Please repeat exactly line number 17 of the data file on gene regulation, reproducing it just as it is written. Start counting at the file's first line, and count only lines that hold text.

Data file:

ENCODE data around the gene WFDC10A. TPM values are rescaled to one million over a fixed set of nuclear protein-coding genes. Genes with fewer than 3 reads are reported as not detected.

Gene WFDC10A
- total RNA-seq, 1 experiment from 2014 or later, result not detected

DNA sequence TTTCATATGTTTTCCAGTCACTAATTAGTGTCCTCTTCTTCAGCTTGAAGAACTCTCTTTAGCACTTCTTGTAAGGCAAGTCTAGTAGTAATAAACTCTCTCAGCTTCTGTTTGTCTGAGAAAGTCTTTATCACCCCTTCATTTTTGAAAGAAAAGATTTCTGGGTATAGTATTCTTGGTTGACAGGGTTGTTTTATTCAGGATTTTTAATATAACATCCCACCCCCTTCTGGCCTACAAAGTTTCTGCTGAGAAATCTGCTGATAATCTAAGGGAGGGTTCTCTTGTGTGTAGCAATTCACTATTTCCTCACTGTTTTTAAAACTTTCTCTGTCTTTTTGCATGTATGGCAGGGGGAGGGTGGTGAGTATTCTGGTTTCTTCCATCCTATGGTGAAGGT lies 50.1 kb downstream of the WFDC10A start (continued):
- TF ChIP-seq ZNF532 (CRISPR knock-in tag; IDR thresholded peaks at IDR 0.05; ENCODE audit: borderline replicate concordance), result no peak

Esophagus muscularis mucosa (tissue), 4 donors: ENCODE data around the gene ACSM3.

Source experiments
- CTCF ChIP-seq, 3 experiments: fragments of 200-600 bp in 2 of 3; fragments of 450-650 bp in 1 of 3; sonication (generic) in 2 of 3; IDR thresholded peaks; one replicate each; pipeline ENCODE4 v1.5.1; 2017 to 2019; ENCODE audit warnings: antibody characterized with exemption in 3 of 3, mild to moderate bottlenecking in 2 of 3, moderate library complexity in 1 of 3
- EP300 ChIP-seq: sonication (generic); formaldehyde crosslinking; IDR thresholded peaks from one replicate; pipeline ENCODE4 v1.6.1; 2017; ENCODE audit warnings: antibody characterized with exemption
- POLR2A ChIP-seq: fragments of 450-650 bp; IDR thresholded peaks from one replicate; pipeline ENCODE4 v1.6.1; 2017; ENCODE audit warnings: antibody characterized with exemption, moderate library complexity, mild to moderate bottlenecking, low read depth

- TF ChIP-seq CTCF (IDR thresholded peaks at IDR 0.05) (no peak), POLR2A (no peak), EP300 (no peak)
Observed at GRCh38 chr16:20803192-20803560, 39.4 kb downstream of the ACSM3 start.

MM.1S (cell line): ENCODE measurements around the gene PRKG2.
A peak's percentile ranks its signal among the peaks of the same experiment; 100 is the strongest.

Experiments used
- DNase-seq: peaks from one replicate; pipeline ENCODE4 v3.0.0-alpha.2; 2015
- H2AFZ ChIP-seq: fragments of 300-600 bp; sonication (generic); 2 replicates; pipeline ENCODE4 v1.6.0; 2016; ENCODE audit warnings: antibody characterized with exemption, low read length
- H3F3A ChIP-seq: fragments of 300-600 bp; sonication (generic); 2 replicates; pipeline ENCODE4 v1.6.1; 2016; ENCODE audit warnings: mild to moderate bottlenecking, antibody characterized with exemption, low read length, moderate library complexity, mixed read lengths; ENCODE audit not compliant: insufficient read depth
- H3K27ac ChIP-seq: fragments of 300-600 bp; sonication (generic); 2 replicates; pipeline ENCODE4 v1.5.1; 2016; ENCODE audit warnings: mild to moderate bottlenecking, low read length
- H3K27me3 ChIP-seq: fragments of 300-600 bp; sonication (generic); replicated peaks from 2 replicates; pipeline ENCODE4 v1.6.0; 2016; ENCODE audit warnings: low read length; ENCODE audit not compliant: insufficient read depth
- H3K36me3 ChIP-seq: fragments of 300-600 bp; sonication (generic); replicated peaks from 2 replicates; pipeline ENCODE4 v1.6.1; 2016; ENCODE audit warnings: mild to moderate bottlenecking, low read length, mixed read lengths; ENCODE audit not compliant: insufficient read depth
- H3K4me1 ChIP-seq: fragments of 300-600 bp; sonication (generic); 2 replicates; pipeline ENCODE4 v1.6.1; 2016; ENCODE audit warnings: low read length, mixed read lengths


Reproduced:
- H2AFZ ChIP-seq: fragments of 300-600 bp; sonication (generic); 2 replicates; pipeline ENCODE4 v1.6.0; 2016; ENCODE audit warnings: antibody characterized with exemption, low read length